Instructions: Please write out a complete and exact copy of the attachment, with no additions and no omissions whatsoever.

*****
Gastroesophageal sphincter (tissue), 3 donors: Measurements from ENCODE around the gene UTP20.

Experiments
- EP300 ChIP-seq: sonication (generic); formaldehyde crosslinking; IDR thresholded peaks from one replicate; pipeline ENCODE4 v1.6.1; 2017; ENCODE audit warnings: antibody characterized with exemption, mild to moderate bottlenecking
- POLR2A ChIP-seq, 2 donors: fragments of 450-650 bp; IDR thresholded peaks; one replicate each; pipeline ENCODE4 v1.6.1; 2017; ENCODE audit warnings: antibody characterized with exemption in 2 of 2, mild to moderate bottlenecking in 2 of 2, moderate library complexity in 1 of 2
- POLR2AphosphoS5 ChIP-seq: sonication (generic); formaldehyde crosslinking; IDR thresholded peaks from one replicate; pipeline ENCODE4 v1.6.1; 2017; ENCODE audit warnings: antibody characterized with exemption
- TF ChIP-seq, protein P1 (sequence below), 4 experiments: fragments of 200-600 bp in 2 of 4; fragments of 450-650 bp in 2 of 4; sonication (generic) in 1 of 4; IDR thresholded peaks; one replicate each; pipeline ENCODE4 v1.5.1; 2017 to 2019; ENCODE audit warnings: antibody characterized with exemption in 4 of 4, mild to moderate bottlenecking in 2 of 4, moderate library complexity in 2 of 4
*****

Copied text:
Gastroesophageal sphincter (tissue), 3 donors: Measurements from ENCODE around the gene UTP20.

Experiments
- EP300 ChIP-seq: sonication (generic); formaldehyde crosslinking; IDR thresholded peaks from one replicate; pipeline ENCODE4 v1.6.1; 2017; ENCODE audit warnings: antibody characterized with exemption, mild to moderate bottlenecking
- POLR2A ChIP-seq, 2 donors: fragments of 450-650 bp; IDR thresholded peaks; one replicate each; pipeline ENCODE4 v1.6.1; 2017; ENCODE audit warnings: antibody characterized with exemption in 2 of 2, mild to moderate bottlenecking in 2 of 2, moderate library complexity in 1 of 2
- POLR2AphosphoS5 ChIP-seq: sonication (generic); formaldehyde crosslinking; IDR thresholded peaks from one replicate; pipeline ENCODE4 v1.6.1; 2017; ENCODE audit warnings: antibody characterized with exemption
- TF ChIP-seq, protein P1 (sequence below), 4 experiments: fragments of 200-600 bp in 2 of 4; fragments of 450-650 bp in 2 of 4; sonication (generic) in 1 of 4; IDR thresholded peaks; one replicate each; pipeline ENCODE4 v1.5.1; 2017 to 2019; ENCODE audit warnings: antibody characterized with exemption in 4 of 4, mild to moderate bottlenecking in 2 of 4, moderate library complexity in 2 of 4